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Salamino Piccante

A spicy, little salame with a mighty kick.

The sausage is an ancient thing. Once curing was discovered using sea-salt in Sicily, for example, meat could be preserved for longer thus in small portions it was perfect for long travels and impromptu gatherings. To this day the cured sausage, il salame or la salsiccia is whipped out and sliced up volentieri in any social setting, especially one that involves wine.

Salame, wine, bread, and you've got yourselves an Italian party.


Peperoncino is Italian for chili pepper. It becomes confusing when in Italy peperoni are bell peppers and in America, pepperoni is spicy salame which co-incidentally looks just like Italian spicy salame which is called salame piccante, or more affectionally salamino piccante (small, spicy salame).


If you ask for a pepperoni pizza in Italy - unless your waiter is au fait, you'll be brought a red (or green) pepper pizza.


Pepperoni is America's most popular pizza topping. Originally mastered in New York, it was the Italian immigrants who nostalgically fashioned salamino piccante from ground pork and beef to which garlic, pepper, fennel and mustard seed were added. After curing with salt, the sausages were smoked for a few weeks to dry and the recipe has remained such since the early 1900s.


In Italy pork is used to make spicy salame with few key ingredients added. Although the process is similar, Italy is regional and versions are made according to traditional territorial recipes using different cuts of pork, spices and/or smoking times. One of the most well-known is

‘nduja from Calabria. It's a fact in Italy that the spiciest pepperoncini are found in sunny Calabria.

Southern Italy is where the good chilies grow - sucking the sublime, southern sunshine into their skins - here's where you traditionally find the hottest summers and the hottest chilies.

'Nduja is a Vesuvius-level hot, spicy paste, made from fatty pork and the highest concentration of Calabrian chili (25% to be precise) in a sausage, pressed into pork stomach lining (where it gets its name), smoked in aromatic herbs and cured for 3-6 months. 'Nduja can be smeared onto anything really but toasted bruschetta has to be the best, accompanied by a glass of robust red wine.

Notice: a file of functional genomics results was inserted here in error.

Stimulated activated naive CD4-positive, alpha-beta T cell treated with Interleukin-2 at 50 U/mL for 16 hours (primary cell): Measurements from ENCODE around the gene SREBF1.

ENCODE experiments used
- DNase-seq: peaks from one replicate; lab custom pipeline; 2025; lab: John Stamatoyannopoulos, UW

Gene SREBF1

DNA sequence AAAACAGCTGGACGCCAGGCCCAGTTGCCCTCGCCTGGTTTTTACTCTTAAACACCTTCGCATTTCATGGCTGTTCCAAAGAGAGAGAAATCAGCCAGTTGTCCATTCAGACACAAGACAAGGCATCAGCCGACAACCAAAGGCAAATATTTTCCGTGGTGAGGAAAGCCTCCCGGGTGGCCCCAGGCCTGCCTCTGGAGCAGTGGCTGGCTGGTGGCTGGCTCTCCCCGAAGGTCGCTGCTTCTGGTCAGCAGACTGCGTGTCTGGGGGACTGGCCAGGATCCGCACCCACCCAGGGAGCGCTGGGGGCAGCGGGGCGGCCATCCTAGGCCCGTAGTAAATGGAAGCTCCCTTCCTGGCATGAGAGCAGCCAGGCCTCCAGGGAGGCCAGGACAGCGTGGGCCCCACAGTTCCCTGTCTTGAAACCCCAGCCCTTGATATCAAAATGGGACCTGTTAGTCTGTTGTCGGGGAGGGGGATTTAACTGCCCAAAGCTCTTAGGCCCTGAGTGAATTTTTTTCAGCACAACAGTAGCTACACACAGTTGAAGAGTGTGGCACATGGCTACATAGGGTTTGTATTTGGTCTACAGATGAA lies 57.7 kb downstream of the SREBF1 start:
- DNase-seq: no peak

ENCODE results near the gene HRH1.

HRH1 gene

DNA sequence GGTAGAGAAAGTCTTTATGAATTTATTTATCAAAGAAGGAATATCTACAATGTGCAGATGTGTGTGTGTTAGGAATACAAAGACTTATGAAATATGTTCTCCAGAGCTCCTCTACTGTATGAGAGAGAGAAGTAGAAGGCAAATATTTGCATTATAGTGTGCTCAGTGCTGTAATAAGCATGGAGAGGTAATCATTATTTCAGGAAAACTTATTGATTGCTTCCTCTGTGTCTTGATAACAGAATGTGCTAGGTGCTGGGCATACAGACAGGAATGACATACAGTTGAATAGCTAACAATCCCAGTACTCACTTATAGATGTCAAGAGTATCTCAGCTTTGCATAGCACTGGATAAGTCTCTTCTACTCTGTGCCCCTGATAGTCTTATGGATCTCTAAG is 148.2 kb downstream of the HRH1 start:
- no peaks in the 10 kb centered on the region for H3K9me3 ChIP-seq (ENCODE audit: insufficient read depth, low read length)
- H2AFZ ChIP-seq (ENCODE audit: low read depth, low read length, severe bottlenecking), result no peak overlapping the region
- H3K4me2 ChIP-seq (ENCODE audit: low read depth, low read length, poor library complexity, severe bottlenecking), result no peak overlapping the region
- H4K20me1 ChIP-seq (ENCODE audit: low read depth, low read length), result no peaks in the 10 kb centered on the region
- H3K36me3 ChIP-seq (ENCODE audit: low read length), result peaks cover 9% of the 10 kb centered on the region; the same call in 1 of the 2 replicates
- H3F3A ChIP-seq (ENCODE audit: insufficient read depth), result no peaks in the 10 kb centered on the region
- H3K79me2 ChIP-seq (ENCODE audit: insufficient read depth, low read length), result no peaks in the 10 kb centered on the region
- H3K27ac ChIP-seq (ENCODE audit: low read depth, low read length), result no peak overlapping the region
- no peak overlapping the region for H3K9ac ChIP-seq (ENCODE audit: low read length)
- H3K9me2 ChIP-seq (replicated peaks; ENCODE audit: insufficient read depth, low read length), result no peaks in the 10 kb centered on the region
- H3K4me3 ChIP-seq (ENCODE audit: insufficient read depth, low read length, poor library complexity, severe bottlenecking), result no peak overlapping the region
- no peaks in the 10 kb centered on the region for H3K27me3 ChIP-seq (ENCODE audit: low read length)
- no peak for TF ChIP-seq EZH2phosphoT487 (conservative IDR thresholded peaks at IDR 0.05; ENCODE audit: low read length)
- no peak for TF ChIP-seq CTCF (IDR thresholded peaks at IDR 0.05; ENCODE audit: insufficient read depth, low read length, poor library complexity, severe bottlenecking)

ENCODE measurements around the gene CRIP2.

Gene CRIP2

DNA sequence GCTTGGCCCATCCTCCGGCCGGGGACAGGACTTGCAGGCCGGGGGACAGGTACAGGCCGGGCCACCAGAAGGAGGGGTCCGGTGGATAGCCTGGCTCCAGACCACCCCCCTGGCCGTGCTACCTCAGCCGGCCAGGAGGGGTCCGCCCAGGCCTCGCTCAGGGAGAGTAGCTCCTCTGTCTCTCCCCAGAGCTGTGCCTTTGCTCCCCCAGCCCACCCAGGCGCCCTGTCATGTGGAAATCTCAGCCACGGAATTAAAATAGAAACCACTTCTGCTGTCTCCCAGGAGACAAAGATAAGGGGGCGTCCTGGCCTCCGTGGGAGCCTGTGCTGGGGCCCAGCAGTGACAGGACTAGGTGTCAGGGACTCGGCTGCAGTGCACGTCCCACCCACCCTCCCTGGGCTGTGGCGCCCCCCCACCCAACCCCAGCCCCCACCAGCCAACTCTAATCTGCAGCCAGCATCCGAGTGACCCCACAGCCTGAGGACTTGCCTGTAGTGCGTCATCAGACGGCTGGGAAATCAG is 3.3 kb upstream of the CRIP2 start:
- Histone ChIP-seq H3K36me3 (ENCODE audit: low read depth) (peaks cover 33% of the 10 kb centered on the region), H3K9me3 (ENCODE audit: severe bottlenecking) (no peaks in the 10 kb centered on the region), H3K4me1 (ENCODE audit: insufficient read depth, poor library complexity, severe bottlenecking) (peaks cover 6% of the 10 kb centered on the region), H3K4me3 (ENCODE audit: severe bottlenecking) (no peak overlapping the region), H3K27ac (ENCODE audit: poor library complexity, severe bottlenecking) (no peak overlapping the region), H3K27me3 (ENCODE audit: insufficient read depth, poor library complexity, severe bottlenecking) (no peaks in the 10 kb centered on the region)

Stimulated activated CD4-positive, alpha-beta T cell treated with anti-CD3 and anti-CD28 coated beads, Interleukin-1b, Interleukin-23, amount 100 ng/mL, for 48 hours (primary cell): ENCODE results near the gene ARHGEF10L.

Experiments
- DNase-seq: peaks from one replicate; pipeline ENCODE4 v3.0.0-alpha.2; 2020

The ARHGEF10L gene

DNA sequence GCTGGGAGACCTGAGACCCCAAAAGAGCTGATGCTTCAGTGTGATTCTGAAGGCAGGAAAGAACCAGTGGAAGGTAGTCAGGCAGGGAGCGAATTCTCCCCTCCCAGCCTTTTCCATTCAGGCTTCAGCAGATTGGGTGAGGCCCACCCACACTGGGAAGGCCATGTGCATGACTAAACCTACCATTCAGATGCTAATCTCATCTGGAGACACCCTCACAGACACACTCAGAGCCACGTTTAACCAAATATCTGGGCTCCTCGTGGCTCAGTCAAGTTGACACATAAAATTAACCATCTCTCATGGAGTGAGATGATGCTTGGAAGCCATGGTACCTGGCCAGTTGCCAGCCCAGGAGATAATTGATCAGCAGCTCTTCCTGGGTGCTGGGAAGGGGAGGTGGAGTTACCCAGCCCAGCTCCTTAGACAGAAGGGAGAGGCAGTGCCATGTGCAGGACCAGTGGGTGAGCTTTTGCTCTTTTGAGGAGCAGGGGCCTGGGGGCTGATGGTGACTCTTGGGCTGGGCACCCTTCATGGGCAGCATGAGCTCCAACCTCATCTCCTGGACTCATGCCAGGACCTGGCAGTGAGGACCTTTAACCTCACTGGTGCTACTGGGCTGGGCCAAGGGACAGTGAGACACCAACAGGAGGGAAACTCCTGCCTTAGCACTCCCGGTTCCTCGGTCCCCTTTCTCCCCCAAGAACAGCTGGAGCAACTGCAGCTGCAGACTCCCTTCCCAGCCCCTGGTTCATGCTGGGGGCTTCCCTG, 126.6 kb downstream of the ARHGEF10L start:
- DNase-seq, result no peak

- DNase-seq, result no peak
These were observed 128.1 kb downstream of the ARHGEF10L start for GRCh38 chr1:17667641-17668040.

Another well-known spicy insaccato (the generic word for cured meats) is Spianata Calabra, also from Calabria. This flaming-hot salame is famous for its squashed flat shape and intense orange/colour. It is popular on pizza in Italy, perhaps as much as pepperoni in America, but Spianata Calabra's oval shape is instantly recognisable at the banco della gastronomia as a good spicy option loaded with flavour. Small cubes of lard are added to raw pork mince to make Spianata Calabra, treated with a fine mix of spices and chilies and left for 4 months to mature. Sliced very thinly, you only need 3 or four slices to liven up your pizza in Italy.

One of our favourites, and in fact one we bring over from Italy, is the salamino piccante from Naples. Known simply as salsiccia piccante. Spicy sausage.


This versatile spicy salame can be chopped, minced or sliced and we just love it on a tagliere on pizza and in our Lasagna Piccante. Where 'nduja is spread and spianata is sliced thinly, salamino piccante can be sliced thick or chopped into rich tomato sauce and layered between fresh pasta sheets with mozzarella to be baked in the oven.

We always have this in our fridge, it lasts for months and brings a kick of Italy with every mouthful. Smoky, tasty and cured perfectly - if you can get your hands on a ' small spicy sausage' from Naples where the sunshine beams is as hot as the chilies, bring some warm focaccia to the table and a bottle of Barolo.

The rest is simply bliss.


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